Sunday, July 29, 2012

Forward, but to where?

Barack Obama's campaign slogan is "Forward". The problem is that forward can be a good direction or a bad direction. If your car is headed forward towards a brick wall, that is a bad direction. If your boat is headed forward towards a waterfall, that is a bad direction. If your platoon is moving forward towards an enemy ambush, that is a bad direction. Barack Obama's forward is a bad direction. It is forward towards government policies that keep poor people enslaved in poverty and reliance on government programs, rather than helping to raise them out of poverty. It is forward towards a middle class that sees fewer and fewer opportunities because of higher taxes and increased regulation. It is forward towards a rich and superrich who will remain fat and happy, like they always do. It is forward towards a health care system that will be more expensive and provide less access. It is forward towards ever increasing indebtedness which will eventually crush the country. There are apparently many people in this country that believe in Barack Obama's forward direction. God help us.

Tuesday, July 17, 2012

The Chicken or the Egg?

Mr. Obama's recent statement about business people are not that smart, didn't do it themselves, or should not pat themselves on the back, is not accurate. He claims that business owners needed the assistance of the government to build the bridges, build the roads, and create the enviroment for business to suceed. When I heard our president speak these words I had to ask myself which came first the chicken or the egg?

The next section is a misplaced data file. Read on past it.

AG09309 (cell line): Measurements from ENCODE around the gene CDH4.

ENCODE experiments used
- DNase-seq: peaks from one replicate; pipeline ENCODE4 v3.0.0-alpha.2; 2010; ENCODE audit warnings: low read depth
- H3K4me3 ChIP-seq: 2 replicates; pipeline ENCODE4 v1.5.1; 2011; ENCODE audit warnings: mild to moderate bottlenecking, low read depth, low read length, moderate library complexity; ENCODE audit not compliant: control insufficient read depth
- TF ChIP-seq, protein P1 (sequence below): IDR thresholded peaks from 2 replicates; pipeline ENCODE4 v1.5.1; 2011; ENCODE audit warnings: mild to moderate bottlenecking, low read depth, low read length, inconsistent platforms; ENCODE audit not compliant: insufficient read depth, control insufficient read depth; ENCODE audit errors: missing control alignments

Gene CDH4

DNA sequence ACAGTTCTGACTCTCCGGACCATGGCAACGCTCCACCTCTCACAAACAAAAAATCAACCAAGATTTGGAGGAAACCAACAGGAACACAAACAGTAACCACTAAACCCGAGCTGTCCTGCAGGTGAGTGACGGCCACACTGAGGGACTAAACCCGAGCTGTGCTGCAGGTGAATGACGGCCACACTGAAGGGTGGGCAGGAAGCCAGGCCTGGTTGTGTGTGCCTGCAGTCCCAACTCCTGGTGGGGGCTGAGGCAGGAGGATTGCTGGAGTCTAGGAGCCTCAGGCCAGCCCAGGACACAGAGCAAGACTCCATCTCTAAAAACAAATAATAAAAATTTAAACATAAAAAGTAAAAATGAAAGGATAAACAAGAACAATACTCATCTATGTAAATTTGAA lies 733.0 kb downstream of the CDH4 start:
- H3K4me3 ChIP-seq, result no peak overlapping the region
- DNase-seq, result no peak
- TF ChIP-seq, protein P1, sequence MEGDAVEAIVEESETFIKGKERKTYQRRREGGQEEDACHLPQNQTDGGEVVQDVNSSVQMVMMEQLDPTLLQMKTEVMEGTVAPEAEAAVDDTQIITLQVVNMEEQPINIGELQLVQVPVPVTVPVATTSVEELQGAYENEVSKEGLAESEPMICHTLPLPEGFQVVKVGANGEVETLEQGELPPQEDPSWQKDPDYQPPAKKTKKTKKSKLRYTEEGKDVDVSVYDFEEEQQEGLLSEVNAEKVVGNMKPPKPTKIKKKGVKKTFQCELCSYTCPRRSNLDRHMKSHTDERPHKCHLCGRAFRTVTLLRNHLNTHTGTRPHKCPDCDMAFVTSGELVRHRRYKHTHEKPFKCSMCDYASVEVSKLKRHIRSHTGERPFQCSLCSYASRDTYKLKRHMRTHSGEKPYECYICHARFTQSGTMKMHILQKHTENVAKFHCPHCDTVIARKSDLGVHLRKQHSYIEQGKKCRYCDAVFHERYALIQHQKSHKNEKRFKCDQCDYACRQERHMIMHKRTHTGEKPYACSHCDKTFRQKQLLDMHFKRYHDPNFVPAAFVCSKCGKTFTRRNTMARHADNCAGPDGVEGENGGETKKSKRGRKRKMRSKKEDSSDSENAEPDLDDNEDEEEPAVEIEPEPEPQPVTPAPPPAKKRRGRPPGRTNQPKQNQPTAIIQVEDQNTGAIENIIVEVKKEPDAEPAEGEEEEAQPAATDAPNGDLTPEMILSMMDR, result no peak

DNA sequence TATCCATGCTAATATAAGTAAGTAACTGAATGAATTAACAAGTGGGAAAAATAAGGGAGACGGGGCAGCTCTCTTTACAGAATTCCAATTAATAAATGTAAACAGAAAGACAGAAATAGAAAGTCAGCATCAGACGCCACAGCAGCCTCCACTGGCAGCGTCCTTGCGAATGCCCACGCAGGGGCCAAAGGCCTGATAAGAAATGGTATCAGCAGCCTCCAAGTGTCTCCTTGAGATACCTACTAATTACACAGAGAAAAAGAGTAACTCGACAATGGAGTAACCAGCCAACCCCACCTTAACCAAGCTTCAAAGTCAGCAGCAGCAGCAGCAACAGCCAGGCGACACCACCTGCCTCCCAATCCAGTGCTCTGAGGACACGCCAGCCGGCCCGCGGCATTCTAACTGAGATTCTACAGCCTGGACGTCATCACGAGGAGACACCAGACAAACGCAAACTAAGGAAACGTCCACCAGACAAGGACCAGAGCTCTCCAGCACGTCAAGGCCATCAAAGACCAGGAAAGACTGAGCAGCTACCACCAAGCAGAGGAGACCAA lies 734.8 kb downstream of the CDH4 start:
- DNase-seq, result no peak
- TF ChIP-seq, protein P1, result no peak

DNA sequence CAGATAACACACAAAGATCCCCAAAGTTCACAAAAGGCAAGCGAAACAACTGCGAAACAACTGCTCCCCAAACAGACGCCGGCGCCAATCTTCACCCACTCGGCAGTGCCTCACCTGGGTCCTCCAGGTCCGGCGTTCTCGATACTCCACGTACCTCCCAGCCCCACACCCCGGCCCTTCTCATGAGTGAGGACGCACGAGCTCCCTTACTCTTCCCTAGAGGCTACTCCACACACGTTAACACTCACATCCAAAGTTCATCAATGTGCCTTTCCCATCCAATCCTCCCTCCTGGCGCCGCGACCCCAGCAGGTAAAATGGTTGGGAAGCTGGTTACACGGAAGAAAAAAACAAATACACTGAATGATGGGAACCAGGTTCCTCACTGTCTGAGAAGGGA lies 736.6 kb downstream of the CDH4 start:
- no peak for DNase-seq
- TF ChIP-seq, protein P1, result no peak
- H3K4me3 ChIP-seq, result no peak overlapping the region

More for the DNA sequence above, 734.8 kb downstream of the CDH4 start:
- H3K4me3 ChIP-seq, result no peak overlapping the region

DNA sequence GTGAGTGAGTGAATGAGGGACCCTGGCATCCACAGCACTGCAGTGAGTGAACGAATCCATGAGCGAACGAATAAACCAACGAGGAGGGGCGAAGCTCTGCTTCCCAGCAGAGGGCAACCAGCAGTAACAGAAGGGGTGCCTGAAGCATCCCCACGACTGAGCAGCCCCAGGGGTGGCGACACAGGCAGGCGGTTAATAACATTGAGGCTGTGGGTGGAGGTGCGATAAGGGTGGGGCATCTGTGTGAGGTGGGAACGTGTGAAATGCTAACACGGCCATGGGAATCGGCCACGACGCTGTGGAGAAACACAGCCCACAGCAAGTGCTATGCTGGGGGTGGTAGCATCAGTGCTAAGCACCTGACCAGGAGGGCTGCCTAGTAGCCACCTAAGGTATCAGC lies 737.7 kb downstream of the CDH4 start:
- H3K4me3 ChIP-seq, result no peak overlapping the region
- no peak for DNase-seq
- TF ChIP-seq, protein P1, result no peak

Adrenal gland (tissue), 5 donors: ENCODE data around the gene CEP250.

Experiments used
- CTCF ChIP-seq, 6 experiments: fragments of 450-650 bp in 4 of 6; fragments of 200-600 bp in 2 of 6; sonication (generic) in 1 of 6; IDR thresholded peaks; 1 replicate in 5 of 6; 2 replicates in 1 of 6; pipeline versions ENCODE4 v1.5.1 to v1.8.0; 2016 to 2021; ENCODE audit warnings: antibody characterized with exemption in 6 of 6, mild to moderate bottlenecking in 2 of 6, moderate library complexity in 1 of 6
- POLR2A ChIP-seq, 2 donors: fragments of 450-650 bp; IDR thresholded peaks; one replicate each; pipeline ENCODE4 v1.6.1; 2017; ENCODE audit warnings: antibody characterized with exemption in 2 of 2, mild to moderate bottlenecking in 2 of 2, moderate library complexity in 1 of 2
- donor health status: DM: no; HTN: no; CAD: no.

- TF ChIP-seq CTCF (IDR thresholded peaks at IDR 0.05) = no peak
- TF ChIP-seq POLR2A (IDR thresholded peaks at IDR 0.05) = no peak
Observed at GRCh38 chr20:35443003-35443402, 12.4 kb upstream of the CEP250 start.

May I suggest it was the egg.

What is government if not for the people that have to first pay the taxes so that government can govern. The kings of feudal days depended on the resources of the serfs working their fields. Roads and bridges were not built by the king until the crops were sold and homage paid so the king could build the roads.

As I recall, starting my business thirty years ago, I had previoulsy been in the work force for fifteen years (less two years for my service in the military) paying my taxes and paying my way through school. When I started my business I did not pay myself for three years to allow me to build my inventory. I can assure you I still paid my taxes.

Yes, I received benifits of the government but isn't the government people, fellow businessmen, fellow tax payers? It was not the adminstration that gave me these benifits but the hard working tax payers/businessmen that paved the way. Without businessmen, taxpayers, there can be no government or the  infrastructure that is needed for the sucess of all.

I feel very comfortable saying I did it myself.

Thursday, July 5, 2012

Pauls Shift Emphasis From Fed to Internet Freedom

Rep. Ron Paul and Sen. Rand Paul are developing a new issue:  internet freedom, according to BuzzFeed.